Want to hear something funny? That opening line has caused more laughs, and potentially more trouble, than many others we face in the workplace. The truth is that we like to laugh. It’s good for us mentally, emotionally and physically. Yet there’s a very fine line between funny and offensive, and understanding how to navigate that issue can be challenging.
One of the key components of humor at work is how it is exhibited, and tolerated, by senior leaders. If the executive team uses appropriate humor, it can actually make them seem more competent, according to some new research. However, inappropriate humor has nothing but negative consequences, and it further damages the organization by encouraging others to model the same behaviors. Understanding the difference between the two is critical for avoiding employee relations challenges.
Leaders Are Role Models, For Good or Ill
In the recent piece featured in HBR, the author talked about the degree to which leadership humor behaviors were a signal to the rest of the employees about what was encouraged or tolerated in the workplace.
Our study found that an important factor was the degree to which leaders used aggressive humor, such as teasing staff members or telling dirty jokes. Here our results showed that leaders who are seen as pushing this more risky form of humor were more likely to pave the way for employees to behave badly, and least likely to build a sense of work engagement on their teams.
From an employee relations perspective, it’s pretty simple: leaders need to understand that these “risky” or “aggressive” approaches to humor do not create a positive workplace, and they may actually hamper the performance of their teams. Most of us realize that every joke requiring a laugh at the expense of a specific gender, race, religion or other protected class is off the table, but there may be some other times where the situation isn’t as clear cut.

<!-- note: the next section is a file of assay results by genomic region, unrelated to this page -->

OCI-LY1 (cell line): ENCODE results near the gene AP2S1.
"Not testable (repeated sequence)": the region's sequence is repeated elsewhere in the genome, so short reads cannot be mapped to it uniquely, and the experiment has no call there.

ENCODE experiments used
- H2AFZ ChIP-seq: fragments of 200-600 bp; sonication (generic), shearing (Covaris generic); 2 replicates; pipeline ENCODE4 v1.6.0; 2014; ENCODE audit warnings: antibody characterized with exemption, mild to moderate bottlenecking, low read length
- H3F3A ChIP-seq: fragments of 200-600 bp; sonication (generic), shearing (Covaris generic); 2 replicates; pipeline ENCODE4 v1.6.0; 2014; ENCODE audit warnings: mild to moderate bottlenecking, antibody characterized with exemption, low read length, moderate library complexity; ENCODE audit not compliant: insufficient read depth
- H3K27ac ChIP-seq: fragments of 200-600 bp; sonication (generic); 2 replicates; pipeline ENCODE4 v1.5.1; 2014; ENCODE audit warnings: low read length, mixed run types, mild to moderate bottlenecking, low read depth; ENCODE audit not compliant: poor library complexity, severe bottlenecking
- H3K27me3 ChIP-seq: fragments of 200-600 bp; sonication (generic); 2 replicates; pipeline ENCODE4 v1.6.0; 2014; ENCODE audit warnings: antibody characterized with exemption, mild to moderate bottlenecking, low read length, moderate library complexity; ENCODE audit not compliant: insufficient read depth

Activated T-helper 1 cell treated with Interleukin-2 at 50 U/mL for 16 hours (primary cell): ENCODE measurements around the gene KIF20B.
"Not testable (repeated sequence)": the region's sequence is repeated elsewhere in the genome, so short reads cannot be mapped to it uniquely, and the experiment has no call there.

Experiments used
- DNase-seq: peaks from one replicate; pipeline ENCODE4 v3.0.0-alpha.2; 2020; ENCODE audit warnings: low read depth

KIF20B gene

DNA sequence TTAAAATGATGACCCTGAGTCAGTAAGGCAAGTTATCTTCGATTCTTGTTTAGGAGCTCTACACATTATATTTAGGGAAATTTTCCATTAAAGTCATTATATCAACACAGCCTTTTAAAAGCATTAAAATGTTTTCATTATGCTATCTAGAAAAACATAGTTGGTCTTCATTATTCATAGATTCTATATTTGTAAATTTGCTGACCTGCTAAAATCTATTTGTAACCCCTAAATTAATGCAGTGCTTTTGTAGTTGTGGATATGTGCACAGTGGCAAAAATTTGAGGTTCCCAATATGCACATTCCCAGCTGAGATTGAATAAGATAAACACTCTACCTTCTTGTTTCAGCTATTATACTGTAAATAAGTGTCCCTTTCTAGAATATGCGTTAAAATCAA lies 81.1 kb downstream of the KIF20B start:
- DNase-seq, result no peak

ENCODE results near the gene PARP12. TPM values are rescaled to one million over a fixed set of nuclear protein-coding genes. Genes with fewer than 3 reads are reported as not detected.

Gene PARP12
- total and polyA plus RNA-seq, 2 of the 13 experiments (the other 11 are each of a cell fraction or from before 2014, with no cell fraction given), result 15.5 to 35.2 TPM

What’s Appropriate and What Isn’t?
Taking a practical approach, if there is someone in the team or the organization that would feel like the butt of a joke, then it’s probably best to avoid the topic altogether. It’s not always apparent when someone is offended or upset by a particular attempt at humor, but by the time the letter arrives from the employee’s legal counsel claiming harassment, it’s too late to fix the issue. And trying to claim “it was only a joke” isn’t a legal defense, according to attorney Jonathan Segal.
More fundamentally, one of the training methods I’ve used over the years is to take the joke to the most extreme level of distribution. I have managers imagine the joke being broadcast across the company’s exterior marketing channels and then consider how that would make the manager and the company look in the public eye if the joke wasn’t made just to four or five people on a team, but to four or five thousand people outside the firm. This sometimes helps leaders to realize that there are broader implications than a quick laugh in the moment.
Do Your Managers Get It?
One other quote from the HBR article was particularly useful and can serve as both a reminder and a conclusion to the conversation today.
Nonetheless, while humor can be an effective organizational tool, our study reinforces the message that leaders must also be mindful of their status as role models. Due to their position, their actions serve as social cues for their employees, resulting in both positive and negative consequences. Managers should be careful about how they portray themselves to their teams, increasing their self-monitoring skills and becoming more aware of what types of humor are appropriate in different situations.
As you read this, consider the managers that you work directly with: Do they have the appropriate level of self-awareness and self-monitoring skills to be able to make the right decision, or do they need additional support from an employee relations perspective to help them understand what is and isn’t appropriate?